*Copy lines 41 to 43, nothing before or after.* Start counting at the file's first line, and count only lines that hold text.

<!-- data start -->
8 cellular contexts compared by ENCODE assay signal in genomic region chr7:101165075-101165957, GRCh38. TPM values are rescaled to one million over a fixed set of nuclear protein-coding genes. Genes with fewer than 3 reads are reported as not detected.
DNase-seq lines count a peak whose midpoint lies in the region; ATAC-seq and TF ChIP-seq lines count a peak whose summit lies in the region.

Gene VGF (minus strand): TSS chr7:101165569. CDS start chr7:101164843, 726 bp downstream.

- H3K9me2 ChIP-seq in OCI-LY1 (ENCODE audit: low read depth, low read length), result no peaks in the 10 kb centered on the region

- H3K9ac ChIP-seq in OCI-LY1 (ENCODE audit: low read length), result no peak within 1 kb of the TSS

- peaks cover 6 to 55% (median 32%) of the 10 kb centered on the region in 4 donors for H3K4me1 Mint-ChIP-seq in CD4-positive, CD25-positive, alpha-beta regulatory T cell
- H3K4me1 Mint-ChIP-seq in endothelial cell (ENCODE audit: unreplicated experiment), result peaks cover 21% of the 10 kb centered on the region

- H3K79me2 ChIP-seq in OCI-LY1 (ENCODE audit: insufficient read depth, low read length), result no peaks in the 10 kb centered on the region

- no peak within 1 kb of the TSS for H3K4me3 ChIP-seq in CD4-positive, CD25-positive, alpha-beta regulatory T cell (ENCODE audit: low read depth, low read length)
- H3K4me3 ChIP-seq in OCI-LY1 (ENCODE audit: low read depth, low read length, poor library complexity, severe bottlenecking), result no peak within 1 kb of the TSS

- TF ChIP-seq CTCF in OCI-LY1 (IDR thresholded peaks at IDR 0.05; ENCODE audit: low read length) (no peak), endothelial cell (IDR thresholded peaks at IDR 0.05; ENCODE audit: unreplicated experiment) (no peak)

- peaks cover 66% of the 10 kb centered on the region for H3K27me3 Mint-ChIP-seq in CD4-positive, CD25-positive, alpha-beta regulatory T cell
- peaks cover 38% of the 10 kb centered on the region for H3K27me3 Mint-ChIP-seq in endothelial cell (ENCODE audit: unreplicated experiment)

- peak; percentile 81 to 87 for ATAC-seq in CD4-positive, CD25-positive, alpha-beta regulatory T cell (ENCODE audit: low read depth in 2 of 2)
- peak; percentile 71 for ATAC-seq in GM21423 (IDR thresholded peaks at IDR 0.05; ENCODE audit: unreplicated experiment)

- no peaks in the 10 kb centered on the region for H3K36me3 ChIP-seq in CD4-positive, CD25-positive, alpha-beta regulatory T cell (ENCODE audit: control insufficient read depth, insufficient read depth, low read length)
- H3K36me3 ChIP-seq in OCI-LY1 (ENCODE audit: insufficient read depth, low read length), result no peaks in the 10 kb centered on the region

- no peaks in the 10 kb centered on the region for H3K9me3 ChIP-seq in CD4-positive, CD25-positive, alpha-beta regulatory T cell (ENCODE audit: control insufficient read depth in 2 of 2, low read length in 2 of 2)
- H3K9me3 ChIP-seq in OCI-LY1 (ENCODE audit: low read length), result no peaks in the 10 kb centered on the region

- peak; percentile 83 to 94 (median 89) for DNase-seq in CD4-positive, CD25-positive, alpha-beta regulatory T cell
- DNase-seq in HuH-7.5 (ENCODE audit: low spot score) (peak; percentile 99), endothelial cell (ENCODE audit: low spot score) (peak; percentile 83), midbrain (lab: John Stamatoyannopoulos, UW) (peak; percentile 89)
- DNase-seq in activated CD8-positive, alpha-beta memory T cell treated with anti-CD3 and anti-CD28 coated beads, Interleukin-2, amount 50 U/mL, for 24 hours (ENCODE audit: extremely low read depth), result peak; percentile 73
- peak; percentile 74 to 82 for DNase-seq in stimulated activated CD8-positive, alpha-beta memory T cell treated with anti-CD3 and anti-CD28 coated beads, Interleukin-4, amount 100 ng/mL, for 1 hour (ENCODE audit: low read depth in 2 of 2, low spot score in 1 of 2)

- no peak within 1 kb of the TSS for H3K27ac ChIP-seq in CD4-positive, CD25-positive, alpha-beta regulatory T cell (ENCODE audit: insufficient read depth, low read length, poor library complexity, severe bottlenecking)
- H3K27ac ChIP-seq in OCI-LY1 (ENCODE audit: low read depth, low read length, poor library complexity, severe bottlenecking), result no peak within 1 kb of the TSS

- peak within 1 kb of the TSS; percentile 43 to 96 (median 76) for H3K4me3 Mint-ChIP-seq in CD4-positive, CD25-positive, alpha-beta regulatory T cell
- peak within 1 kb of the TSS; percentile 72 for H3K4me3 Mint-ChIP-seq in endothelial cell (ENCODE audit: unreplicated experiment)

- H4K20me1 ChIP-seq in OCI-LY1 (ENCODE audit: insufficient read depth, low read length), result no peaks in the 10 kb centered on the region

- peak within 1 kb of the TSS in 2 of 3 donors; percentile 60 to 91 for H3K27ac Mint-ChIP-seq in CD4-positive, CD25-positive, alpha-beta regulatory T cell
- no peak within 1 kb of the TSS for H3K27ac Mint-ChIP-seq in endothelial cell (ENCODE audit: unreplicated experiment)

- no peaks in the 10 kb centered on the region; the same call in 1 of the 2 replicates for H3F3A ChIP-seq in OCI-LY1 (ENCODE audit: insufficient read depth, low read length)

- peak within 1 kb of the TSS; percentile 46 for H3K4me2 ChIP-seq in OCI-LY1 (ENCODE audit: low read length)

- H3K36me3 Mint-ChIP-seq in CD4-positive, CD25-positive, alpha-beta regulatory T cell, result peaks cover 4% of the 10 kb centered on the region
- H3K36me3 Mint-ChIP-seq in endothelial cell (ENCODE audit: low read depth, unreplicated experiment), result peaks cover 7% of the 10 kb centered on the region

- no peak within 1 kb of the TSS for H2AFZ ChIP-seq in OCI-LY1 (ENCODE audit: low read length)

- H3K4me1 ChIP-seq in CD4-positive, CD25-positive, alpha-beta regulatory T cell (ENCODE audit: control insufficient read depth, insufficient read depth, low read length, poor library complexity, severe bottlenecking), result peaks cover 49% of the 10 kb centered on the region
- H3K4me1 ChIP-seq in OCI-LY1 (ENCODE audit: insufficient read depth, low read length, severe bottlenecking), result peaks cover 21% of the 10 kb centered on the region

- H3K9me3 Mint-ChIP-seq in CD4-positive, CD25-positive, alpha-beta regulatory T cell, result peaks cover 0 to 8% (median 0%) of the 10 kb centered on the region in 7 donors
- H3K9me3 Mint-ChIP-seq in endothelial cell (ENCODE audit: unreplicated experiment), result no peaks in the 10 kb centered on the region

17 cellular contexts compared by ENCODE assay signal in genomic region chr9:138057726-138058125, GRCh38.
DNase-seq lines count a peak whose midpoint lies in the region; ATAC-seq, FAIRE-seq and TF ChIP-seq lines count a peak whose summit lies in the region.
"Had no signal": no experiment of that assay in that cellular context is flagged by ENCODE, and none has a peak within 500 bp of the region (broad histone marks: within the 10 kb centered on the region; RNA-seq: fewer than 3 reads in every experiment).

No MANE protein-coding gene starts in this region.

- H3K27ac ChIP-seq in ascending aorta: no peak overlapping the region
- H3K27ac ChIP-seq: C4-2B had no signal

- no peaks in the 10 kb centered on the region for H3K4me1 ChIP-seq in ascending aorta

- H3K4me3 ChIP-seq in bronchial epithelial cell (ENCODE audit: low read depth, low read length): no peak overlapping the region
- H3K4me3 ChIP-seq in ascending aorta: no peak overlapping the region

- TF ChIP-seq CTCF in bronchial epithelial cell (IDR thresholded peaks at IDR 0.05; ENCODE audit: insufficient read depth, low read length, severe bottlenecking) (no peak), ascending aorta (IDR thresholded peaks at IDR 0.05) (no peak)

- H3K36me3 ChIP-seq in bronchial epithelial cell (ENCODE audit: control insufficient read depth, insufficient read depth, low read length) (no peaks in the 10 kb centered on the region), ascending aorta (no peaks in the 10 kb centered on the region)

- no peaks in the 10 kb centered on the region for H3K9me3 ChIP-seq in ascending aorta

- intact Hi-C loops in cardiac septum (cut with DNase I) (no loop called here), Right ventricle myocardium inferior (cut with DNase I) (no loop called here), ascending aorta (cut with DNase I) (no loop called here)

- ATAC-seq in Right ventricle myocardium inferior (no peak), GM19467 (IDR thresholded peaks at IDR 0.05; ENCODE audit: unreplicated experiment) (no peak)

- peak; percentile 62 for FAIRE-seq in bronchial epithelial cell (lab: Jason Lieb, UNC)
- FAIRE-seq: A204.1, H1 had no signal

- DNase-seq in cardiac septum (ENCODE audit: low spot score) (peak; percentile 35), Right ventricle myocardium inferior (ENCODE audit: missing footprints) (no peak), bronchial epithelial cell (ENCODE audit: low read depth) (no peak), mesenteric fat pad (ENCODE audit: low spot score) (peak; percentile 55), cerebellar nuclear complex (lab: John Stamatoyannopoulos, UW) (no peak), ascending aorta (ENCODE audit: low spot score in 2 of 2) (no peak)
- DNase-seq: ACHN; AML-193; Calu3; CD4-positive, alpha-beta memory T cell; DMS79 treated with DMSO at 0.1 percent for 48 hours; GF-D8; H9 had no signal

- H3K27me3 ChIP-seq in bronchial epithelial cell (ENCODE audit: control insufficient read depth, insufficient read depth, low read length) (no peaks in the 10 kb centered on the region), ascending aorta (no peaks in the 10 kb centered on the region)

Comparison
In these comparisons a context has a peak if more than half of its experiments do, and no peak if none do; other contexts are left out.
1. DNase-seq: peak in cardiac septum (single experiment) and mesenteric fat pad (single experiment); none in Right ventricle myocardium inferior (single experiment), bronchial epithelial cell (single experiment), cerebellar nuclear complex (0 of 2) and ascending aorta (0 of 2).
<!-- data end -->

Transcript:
DNase-seq lines count a peak whose midpoint lies in the region; ATAC-seq, FAIRE-seq and TF ChIP-seq lines count a peak whose summit lies in the region.
"Had no signal": no experiment of that assay in that cellular context is flagged by ENCODE, and none has a peak within 500 bp of the region (broad histone marks: within the 10 kb centered on the region; RNA-seq: fewer than 3 reads in every experiment).

No MANE protein-coding gene starts in this region.